Another, more plausible, explanation for the absence of an observed impact of LPS on morphological and behavioral sexual traits is that LPS did activate the newt immune system but this activation was not measured in our study for many and non-exclusive reasons. First, the trade-off between immune response and expressing sexual traits might exist but we did not observe it because the immune reaction of newts may have been slow and still below the threshold of detectability during our second experiment. In anurans, an activation of the immune system by LPS may sometimes take up to 30 days (Llewellyn et al., 2011). However, our first experiment lasted 32 days and yet we did not observe any impact of the LPS injection on morphological traits.

Further, given that the LPS is inert, non-replicating and non-pathogenic, it may activate the immune system but, contrary to a pathogen or parasite, does not incur deleterious pathogenic costs, as it does not replicate or generate its own metabolic products in the host. Male palmate newts may only pay a relatively small energetic cost and may be able to sustain the challenge imposed by LPS to their immune system. Thus, there may not be a trade-off between immunity and reproduction in L. helveticus. Similar results were found in the zebra finch Taeniopygia guttata in which sexual traits appear condition-dependent but not linked to immune capacity (Birkhead, Fletcher and Pellatt, 1998).

A trade-off may exist in some environmental conditions and be hidden in other ones due to ceiling or floor effects. Indeed, the evolutionary and ecological history of a population, such as earlier intense exposure to bacteria, and particularly to E. coli, could play an important role in the apparent lack of response to an LPS challenge, as previously found in the House sparrow Passer domesticus (Lee, Martin and Wikelski, 2005). Moreover, good environmental conditions, such as high food availability, may improve general body condition of the individuals and hide a trade-off between immunity and sexual traits that is sometimes revealed in harsh environmental conditions (e.g. Jacot et al., 2005; Leman et al., 2009). Stress of captivity or high initial parasitic load in the newt population, on the other side, may prevent energy mobilization to mount an immune response. For example, acute stress can lead to short-term decreases in circulating lymphocytes in amphibians (Maule and VanderKooi, 1999). In line with this idea one could argue that the act of injection (without LPS) could initiate a response from the innate immune system, because inserting a needle into the skin damages dermal tissue (Brown, Shilton and Shine, 2011), or even introduces bacteria from the skin in the peritonea, and that this could mask an impact of LPS. We find this possibility improbable, as we did not observe any decrease of BCI or sexual traits over the experiment, suggesting that the injection itself was not costly to the individuals.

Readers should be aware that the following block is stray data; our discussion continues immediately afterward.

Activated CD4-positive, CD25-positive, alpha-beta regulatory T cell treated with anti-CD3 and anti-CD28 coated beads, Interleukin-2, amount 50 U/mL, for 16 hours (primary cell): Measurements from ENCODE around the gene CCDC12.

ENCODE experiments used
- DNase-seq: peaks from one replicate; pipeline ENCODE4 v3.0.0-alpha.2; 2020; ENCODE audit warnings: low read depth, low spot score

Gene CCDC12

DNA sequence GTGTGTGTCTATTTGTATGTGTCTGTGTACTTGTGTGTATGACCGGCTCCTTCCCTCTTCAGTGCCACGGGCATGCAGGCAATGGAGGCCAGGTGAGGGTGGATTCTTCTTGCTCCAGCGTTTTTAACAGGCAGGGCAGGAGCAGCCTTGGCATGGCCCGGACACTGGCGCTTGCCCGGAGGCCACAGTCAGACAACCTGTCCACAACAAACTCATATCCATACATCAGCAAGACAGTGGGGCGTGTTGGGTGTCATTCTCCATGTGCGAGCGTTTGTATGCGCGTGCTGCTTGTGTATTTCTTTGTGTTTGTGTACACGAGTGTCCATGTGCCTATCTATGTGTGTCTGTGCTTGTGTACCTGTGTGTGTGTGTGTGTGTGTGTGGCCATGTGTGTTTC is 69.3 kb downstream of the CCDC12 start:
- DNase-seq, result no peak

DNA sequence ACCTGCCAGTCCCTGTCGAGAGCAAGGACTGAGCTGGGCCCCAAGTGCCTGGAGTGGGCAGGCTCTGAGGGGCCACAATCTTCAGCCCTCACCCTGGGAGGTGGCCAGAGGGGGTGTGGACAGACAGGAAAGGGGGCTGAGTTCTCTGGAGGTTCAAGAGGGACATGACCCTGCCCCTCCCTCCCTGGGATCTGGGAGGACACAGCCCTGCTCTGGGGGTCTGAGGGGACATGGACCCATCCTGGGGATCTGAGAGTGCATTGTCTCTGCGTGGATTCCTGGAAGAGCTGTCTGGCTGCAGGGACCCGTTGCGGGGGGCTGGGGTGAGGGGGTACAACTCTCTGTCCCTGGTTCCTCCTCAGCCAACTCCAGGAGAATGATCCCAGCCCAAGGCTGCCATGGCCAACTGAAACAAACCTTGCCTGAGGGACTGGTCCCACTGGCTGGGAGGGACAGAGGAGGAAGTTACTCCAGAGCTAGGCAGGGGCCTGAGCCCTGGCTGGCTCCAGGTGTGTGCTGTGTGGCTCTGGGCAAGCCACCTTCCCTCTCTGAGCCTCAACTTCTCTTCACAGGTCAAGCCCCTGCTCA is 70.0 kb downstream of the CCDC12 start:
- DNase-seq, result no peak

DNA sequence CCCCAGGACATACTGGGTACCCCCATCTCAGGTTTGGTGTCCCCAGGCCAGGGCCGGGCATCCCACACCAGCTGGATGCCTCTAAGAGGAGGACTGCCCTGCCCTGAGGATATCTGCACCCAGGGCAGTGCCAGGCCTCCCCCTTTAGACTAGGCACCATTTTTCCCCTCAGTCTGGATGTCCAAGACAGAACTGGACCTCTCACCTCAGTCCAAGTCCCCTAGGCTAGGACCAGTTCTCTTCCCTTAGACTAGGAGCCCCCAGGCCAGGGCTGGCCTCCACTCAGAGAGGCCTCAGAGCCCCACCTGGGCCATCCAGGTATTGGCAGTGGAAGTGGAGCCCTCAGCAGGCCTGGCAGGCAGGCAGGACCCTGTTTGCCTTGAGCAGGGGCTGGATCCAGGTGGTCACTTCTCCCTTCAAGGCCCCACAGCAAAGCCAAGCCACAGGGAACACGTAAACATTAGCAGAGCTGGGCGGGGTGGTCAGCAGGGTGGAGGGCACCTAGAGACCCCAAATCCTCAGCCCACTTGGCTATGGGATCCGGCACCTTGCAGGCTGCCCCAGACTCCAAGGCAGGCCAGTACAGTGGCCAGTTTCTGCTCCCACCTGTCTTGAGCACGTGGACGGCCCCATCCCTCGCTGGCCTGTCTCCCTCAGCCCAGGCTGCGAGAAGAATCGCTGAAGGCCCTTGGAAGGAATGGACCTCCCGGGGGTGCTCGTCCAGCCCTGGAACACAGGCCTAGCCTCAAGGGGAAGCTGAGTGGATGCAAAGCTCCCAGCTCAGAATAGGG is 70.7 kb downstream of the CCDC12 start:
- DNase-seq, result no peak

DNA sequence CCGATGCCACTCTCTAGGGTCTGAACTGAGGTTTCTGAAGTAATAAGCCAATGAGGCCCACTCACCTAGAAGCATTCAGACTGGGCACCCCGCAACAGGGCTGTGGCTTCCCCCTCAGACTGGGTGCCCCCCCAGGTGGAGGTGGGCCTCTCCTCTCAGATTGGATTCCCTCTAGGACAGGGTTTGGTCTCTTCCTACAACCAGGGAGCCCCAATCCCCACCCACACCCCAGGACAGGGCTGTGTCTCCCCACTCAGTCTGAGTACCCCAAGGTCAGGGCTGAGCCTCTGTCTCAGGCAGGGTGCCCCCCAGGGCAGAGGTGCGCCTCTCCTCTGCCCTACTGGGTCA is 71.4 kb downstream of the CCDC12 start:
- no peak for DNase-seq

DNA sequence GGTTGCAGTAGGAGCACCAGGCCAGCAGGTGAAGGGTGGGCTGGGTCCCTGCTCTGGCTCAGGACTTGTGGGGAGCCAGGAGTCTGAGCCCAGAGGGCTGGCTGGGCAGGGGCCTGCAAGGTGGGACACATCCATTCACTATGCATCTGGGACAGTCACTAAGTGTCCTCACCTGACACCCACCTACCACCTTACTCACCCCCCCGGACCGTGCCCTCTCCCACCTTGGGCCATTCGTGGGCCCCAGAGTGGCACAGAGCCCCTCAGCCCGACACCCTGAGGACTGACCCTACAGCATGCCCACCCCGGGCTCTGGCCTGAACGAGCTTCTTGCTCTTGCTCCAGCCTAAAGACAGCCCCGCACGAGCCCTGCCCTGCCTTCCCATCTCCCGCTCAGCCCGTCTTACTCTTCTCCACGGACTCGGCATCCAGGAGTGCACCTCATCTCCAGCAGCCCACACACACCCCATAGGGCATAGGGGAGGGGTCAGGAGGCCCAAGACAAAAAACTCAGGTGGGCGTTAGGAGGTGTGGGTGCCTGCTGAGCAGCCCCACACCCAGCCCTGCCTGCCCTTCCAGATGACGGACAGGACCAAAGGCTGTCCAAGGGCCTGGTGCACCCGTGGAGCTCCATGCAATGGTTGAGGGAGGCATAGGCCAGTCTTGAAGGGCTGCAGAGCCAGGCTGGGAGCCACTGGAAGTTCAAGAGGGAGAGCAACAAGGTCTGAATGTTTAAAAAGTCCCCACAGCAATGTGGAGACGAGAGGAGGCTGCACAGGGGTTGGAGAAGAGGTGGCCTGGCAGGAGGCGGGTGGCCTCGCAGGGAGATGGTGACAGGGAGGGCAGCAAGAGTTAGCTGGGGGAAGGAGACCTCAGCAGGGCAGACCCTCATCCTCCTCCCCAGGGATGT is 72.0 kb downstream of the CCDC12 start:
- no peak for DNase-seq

Finally, the social context of our study may also contribute to hide effects of LPS. Males were housed in groups of males in the first experiment and with females in the second experiment. In song sparrows, the effect of an LPS injection is much less noticeable during the breeding season than during other parts of the year and in zebra finch experimental evidence shows that reproductive adults may overcome or mask sickness when the social context present opportunities to access to reproduction (Owen-Ashley and Wingfield, 2006; Lopes et al., 2012).

Here our aim was to provide a simple, low cost method to assess immunocompetence in an urodele, the Palmate newt. We did not find any indication of a potential trade-off between the response to an injection of LPS and the expression of sexual traits in male palmate newts. This result suggests that measuring morphological or behavioral sexual traits may not be a useful method to monitor immunocompetence in this species. However, our study was only a first step and further studies are needed to fully rule out the potential of sexual traits to signal individual and population health status in the wild, as contrary to LPS, natural pathogenic load is likely to incur strong costs to the hosts.

Acknowledgements

Adelaïde Sibeaux is thanked for technical assistance. Catching permits n°2009-13 (Ariège) and n°2009-12 (Haute Garonne). This work was supported by the Ministère de la Recherche (PhD fellowship to JHC), two CNRS grants to AL and DS, the BioDiversa-project RACE and the Observatoire Homme-Milieu Pyrénées Haut-Vicdessos.

Ethical standards

The experiments comply with the current laws of the country in which they were performed.

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Footnotes

Associated Editor: Caitlin Gabor